Your weight at 170 is great.   I am shorter than you and fight to hold my weight at 175.  Regular work outs and exercise is the secret to my status.   I am in a Balance and Stabilization class once a week which challenges me and keeps me working to hang onto stability and normal movements.  Our medicines impact our sense of balance and amiodarone is one of the culprits.   I have kept my cardiologist on the team and have adjusted (reduced) some of the dosage.  It has helped, a little. Depression is a by-product of some of our medication, and again, the cardiologist should be on notice about  your mood swings. You're not alone:  I've experienced the downers, too.  Ray has the right answer; never give up!  Fight it.

     

    Like you, I wear an ICD and have regular visits with the technicians who test and evaluate the equipment.  So far, so good.  The interesting thing about these check ups is when I am told that the device has been activated for short bursts and I wasn't even aware of it.  

    Wayne, you're just barely dry behind the ears!   I'm 88 and am being careful to not get charged with Sexual Assault!  (Ha!)

    Bernie   (Ambassador B)

     

  • Wleishman
    Wleishman,

    Thanks Bernie, Ray and Mark for the feedback and words of wisdom.

    I'm 54 but when I can't do the things I use to do, I feel a lot older. This bothers me since I don't want other people doing what I use to do. I can do many things but get tired when I go for walks or over exert myself! This makes me so angry! I still have flashbacks to the cardiologist saying "after you have the surgery you will be as good as new".

    I worked so hard over the years so that my wife and I can eventually have a nice retirement. Now I worry that I won't make it to retirement or very long into retirement.

    For once I would like to get some good news from the doctors.

    I have been back to work since Sept 2017. This has been good because it takes my mind of my health issues. Fortunately my job is not physically strenuous.

    Well, enough venting for now. 

    Thanks again for the feedback. I will report back in later.

    Regards 

    Wayne

  • BL1970
    BL1970,

    My dear new friend Wayne,

         I too, like many of us, have been through death and back,

    I am 61 years old.

          For me, three open heart sugeries. My first one was in 1968, at age 11. Dinasaurs were extinct by now. Back then, the EKG machines were the size of desks, and the straps to hold the wires were made from pure leather surrounded by hooks that looked like spikey bull-dog collars, (no offense bull dogs,) and before the procedure, a nurse would squirt about a tube full of goop on my chest, and spread it all around. Even though I was only 11, I felt like saying, "hey was it good for you?' and pretend to offer her the complimentary cigarette! The leader chords were an inch thick, like truck cables.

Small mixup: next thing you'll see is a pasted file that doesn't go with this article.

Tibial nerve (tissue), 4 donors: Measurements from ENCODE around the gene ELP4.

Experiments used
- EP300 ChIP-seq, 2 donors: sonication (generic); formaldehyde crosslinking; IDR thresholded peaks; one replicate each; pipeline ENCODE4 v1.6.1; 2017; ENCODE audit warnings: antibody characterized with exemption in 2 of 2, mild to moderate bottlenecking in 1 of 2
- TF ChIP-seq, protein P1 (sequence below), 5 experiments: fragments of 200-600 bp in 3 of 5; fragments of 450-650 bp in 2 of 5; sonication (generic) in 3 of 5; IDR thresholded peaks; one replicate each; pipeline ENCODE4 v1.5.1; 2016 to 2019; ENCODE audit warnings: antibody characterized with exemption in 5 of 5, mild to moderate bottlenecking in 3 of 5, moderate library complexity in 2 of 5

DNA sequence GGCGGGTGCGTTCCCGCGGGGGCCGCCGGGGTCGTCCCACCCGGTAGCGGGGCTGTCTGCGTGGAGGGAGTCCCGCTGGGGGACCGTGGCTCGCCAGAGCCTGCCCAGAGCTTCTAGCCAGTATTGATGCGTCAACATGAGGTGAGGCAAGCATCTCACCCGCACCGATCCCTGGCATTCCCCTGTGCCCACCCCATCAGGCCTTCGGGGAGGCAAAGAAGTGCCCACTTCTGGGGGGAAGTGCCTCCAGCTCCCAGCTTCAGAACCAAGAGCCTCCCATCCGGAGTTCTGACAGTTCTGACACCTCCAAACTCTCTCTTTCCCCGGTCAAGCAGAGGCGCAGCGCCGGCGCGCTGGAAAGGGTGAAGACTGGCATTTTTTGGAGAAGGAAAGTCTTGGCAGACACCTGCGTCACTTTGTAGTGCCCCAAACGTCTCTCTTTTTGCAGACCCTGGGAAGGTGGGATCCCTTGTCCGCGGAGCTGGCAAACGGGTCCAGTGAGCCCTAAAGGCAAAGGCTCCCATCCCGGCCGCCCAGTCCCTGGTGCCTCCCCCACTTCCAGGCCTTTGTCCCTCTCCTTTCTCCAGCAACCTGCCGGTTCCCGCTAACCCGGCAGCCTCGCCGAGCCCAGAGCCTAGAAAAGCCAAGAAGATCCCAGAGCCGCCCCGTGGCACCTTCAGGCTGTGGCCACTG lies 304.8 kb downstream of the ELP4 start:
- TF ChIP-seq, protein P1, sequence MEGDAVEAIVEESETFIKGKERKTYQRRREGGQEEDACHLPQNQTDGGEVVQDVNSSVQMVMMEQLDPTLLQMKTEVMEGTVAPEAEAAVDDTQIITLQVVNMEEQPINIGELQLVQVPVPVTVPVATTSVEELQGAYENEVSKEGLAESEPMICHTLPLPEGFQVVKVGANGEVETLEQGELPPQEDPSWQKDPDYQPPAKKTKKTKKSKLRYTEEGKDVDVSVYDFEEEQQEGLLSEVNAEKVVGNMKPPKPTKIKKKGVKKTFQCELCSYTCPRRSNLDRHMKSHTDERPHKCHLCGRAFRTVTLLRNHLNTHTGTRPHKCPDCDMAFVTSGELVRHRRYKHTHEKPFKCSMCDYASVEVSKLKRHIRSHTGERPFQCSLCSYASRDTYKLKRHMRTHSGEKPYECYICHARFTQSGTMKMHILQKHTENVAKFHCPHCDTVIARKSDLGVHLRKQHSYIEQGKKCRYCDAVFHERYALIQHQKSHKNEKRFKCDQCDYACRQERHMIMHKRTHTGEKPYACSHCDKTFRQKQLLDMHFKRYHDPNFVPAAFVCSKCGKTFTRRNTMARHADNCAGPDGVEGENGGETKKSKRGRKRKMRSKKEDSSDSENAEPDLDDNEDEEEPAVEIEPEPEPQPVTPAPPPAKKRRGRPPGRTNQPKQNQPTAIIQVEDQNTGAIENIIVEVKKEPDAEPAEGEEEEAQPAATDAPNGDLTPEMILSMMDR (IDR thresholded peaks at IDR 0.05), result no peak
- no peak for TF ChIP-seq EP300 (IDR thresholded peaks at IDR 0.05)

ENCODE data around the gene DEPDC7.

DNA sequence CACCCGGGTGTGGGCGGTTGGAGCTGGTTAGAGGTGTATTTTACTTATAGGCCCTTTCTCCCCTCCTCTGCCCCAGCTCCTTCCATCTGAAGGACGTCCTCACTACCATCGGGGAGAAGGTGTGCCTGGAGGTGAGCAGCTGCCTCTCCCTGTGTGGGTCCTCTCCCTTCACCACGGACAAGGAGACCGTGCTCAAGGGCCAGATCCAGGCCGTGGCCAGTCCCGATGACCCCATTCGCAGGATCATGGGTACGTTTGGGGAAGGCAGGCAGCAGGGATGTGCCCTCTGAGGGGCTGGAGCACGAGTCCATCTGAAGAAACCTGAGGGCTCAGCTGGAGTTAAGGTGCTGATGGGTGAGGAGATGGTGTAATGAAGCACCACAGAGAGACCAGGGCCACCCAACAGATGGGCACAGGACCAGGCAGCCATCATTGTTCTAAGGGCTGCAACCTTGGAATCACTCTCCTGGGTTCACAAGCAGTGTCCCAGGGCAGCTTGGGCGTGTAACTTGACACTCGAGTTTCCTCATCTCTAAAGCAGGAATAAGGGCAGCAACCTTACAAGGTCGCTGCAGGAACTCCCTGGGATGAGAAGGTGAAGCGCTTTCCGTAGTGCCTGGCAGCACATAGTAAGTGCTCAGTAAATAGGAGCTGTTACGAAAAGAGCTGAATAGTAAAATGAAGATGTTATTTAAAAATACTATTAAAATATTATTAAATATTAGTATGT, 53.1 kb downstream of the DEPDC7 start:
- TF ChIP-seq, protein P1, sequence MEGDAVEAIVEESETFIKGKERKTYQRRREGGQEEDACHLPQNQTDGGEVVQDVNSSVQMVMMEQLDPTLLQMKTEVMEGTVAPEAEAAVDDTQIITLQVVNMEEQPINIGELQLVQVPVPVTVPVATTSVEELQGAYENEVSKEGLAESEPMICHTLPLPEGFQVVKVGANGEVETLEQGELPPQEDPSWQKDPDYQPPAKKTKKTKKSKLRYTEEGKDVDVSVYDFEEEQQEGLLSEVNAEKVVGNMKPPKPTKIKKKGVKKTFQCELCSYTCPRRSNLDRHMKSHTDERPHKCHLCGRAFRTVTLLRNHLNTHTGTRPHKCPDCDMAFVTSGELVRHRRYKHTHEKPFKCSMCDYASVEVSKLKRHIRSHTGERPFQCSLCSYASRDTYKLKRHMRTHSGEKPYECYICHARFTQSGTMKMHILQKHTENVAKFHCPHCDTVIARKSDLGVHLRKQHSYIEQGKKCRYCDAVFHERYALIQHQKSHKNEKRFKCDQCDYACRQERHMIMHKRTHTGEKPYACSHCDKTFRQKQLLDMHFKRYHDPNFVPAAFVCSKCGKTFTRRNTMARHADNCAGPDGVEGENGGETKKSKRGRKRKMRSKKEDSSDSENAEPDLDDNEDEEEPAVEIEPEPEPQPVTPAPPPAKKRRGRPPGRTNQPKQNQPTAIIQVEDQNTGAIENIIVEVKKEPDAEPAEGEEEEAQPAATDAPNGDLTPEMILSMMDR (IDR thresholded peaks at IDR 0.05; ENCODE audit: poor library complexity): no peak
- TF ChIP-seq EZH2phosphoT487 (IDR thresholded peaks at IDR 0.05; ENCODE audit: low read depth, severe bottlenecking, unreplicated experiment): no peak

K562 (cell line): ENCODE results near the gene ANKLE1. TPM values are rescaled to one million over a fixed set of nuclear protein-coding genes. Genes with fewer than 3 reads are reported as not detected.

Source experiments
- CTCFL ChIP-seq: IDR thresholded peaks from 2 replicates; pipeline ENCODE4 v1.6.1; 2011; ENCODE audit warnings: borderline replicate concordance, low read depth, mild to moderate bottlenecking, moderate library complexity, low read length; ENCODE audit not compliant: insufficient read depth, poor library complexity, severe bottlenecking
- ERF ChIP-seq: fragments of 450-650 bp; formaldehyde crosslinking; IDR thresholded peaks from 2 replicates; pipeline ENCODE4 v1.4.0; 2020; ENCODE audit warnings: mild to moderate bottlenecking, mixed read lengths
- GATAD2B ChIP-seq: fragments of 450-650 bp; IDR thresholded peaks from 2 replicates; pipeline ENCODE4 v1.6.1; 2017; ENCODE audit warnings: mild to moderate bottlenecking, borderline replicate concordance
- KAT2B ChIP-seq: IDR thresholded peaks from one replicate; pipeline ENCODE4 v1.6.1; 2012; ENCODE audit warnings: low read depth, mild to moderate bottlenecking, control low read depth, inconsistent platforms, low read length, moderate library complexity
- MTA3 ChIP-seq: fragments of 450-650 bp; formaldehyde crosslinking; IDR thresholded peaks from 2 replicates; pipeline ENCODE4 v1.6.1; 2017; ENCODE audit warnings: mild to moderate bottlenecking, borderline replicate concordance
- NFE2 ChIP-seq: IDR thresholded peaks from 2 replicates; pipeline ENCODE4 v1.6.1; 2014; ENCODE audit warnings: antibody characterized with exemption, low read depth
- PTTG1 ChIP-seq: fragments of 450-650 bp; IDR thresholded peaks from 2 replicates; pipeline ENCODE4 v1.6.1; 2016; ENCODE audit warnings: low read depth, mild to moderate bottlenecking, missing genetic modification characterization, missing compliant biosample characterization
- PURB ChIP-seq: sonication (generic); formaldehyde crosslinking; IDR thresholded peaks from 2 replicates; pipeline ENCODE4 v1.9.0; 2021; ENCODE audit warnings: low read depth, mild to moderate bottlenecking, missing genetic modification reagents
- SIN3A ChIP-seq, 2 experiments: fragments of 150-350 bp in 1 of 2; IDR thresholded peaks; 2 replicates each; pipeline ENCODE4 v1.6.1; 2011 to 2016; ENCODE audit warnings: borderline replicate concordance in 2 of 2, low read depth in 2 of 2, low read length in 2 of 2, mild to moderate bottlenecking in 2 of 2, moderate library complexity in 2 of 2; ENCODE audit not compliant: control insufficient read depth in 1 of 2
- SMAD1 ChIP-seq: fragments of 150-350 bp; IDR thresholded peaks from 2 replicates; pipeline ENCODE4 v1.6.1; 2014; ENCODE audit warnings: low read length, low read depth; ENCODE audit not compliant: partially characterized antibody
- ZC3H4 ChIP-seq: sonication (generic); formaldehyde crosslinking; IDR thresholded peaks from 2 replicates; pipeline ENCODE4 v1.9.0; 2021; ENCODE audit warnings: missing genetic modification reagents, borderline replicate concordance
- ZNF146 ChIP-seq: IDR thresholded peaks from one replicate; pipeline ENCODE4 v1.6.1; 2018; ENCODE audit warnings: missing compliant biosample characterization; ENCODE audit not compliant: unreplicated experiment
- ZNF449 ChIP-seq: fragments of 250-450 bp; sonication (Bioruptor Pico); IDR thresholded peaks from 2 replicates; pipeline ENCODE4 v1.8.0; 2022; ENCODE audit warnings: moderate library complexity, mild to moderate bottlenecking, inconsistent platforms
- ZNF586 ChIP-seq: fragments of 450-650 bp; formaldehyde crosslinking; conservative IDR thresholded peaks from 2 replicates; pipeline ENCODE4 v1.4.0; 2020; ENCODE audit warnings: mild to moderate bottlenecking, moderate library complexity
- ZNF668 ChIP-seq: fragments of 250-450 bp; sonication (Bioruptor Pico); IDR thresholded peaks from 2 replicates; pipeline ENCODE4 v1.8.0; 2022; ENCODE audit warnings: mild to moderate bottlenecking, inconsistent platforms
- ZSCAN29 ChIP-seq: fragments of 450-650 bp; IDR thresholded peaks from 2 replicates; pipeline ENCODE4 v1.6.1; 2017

I was petrified.

     

    Any way, I had two more open heart surgeries, one in '72 and the other in 76. Oh, bty I had an aortic stenosis. The valve they

    put in in 72 turned out to be defective. It was a terrible year for that model, and my heart was ALWAYS like a bounce house: it didnt like it either. In fact other people were dying because of it,

    unfortunately. So I was recalled like a Ford Pinto, and was given a Bjork-Shiley valve. The old valve was very damged, and my mother saved it! WHAT?! I never want to see it.

    In '68 I was in the hospital for 6 weeks. I "died" often and I swear the same cables used for EKG 's were used to start my heart again.

     

    Any way may friend, like Arlo Guthrie says, that's not what I came here to talk about....

    My reason for responding to you is to offer hope and advocacy.

    You mentioned you are going to the doctors tomorrow(your beautiful country uses the same clocks as the lower 48,right?

    Lol. The point is that I have become an advocate insisting that all cardiac patients, big and small, have the RIGHT to ask for counselling, comfort, and what's going on. I NEVER once was offered such services, and for 41 years was scared of every heart beat. Now I finally recevied it, I know how vital it is.